The longing for even

They knew in their hearts.

There is so much of history that we don’t know. There is no way it would be possible, for all of us, to know the all of it. I was reminded of this last night. I discovered some more of our history. But, is it important that we know? Or even bother?

I think, we humans, are here to learn. To grow. To be the best little human beings we can make of ourselves. By strengthening our own virtues, we are better able to help others. We learn. And then we do. And, as the quote by Rita Mae Brown so aptly puts it: “Good judgment comes from experience, and experience comes from bad judgment.”

So yes.

Last night, we went to a concert in Dayton. It was performed by the World House Choir, and it told the story of the life of Bayard Rustin.

And just who the heck is Bayard Rustin? I didn’t know, but now I do. Bayard was an American leader in social movements for civil rights, nonviolence, and gay rights.

He was born in 1912, and he died in 1987. He worked side-by-side with Martin Luther King Jr., and he spent his entire life, striving for human equality.

His story is a long one — and interesting. I won’t dive into all the details here, but he faced adversity, not only for being a black man, but also for being a homosexual man. He worked tirelessly, in the effort for true freedom for all.

So many people don’t get that.
So many people turn their heads. Or worse yet, they embrace hatred.

I live in a part of the country where the population is mostly white people. White, conservative, fundamentalist evangelicals.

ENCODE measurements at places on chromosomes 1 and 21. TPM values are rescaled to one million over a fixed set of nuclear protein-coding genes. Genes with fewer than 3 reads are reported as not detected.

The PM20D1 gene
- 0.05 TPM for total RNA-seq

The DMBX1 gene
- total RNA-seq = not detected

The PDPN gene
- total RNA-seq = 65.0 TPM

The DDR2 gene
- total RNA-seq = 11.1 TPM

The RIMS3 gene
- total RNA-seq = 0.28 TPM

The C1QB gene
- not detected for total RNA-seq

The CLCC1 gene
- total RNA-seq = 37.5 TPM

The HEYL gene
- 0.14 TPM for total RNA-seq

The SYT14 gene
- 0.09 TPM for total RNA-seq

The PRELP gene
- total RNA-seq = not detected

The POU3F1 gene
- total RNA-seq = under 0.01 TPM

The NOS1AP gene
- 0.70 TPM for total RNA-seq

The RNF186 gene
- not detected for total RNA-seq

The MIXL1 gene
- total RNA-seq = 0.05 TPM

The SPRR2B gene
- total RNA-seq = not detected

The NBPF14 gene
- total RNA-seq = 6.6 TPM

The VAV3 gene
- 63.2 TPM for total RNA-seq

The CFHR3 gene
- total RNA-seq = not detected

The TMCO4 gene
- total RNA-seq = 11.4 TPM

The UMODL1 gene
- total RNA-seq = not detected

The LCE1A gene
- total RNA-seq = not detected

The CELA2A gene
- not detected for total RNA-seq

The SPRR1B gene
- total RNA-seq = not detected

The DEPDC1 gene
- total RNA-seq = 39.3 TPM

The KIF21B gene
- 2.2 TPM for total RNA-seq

I’ve heard many of those people make fun of things like “Black Lives Matter.” Many don’t seem capable of understanding our First Amendment Rights, and how that First Amendment belongs to us all.

And then I hear a story like the one I heard last night. I sat, in a church in Downtown Dayton, and listened to the choir sing the life of a man and his struggle to be equal. To be free. In a world, in his time, where it was illegal for a black man to marry a white woman. It was also illegal to be gay. But it was well within the law to hang a black man from a tree. That was his world. That is our world, not so very long ago.

I have a big wish that people would begin to understand, what it means.
For all people to be afforded the same rights. Equally. I wish they’d really get it.


We are a long way off.
And daily, it makes my heart heavy with sadness.



The earth is the mother of all people, and all people should have equal rights upon it. — Chief Joseph


The history of the past is but one long struggle upward to equality. Elizabeth — Cady Stanton


Before God we are all equally wise – and equally foolish. — Albert Einstein